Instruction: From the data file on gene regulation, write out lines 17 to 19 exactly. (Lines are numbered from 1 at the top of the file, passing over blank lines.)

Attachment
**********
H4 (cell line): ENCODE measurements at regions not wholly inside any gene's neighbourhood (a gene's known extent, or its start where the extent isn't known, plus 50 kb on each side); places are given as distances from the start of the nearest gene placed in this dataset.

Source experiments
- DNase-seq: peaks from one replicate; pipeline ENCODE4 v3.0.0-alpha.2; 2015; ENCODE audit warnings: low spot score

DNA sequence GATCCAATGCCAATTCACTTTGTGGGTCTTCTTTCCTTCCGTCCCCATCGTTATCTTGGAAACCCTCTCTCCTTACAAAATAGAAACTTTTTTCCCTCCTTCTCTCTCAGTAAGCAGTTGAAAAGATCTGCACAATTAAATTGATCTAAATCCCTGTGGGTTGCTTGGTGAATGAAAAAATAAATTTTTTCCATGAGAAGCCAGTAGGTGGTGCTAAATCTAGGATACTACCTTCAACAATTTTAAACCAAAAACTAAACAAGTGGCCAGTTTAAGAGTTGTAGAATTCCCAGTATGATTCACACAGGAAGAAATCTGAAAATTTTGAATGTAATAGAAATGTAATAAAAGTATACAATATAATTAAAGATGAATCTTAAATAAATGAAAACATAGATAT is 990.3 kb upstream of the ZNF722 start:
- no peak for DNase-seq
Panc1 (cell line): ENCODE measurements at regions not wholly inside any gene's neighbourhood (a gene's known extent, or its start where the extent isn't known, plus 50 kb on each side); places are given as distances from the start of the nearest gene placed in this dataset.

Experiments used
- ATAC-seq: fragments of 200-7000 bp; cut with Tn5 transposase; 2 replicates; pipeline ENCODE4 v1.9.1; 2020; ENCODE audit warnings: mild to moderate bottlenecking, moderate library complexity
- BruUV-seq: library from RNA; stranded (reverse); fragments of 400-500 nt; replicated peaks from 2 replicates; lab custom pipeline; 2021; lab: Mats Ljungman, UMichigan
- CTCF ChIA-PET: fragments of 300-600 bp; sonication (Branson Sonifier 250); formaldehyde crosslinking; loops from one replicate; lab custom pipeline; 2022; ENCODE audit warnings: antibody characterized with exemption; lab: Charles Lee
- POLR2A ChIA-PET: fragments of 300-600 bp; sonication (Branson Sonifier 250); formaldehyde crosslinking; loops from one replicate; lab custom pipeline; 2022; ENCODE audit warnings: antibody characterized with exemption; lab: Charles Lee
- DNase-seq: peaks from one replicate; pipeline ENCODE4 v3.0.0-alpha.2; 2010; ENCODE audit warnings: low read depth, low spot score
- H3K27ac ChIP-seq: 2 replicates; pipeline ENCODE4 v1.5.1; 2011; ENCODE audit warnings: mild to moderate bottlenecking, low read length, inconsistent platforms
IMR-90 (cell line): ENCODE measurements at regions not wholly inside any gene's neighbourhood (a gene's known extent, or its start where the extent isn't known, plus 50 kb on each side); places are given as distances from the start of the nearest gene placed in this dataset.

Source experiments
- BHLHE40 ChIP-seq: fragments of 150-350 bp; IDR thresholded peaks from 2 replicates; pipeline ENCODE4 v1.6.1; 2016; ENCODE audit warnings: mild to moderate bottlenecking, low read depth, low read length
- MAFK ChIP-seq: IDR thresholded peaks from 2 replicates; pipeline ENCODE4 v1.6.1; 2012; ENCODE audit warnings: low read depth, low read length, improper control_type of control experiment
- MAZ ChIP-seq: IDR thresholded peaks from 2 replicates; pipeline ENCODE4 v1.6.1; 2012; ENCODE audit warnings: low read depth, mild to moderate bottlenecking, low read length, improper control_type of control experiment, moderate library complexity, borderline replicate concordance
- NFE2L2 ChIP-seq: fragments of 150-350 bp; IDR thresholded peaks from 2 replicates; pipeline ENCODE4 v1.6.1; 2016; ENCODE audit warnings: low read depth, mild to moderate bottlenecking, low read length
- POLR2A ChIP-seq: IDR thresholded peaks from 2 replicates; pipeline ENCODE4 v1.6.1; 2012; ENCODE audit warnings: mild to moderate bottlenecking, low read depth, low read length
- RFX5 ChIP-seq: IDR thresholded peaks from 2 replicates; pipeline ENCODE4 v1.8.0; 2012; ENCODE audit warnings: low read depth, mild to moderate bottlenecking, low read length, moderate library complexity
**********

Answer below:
- MAFK ChIP-seq: IDR thresholded peaks from 2 replicates; pipeline ENCODE4 v1.6.1; 2012; ENCODE audit warnings: low read depth, low read length, improper control_type of control experiment
- MAZ ChIP-seq: IDR thresholded peaks from 2 replicates; pipeline ENCODE4 v1.6.1; 2012; ENCODE audit warnings: low read depth, mild to moderate bottlenecking, low read length, improper control_type of control experiment, moderate library complexity, borderline replicate concordance
- NFE2L2 ChIP-seq: fragments of 150-350 bp; IDR thresholded peaks from 2 replicates; pipeline ENCODE4 v1.6.1; 2016; ENCODE audit warnings: low read depth, mild to moderate bottlenecking, low read length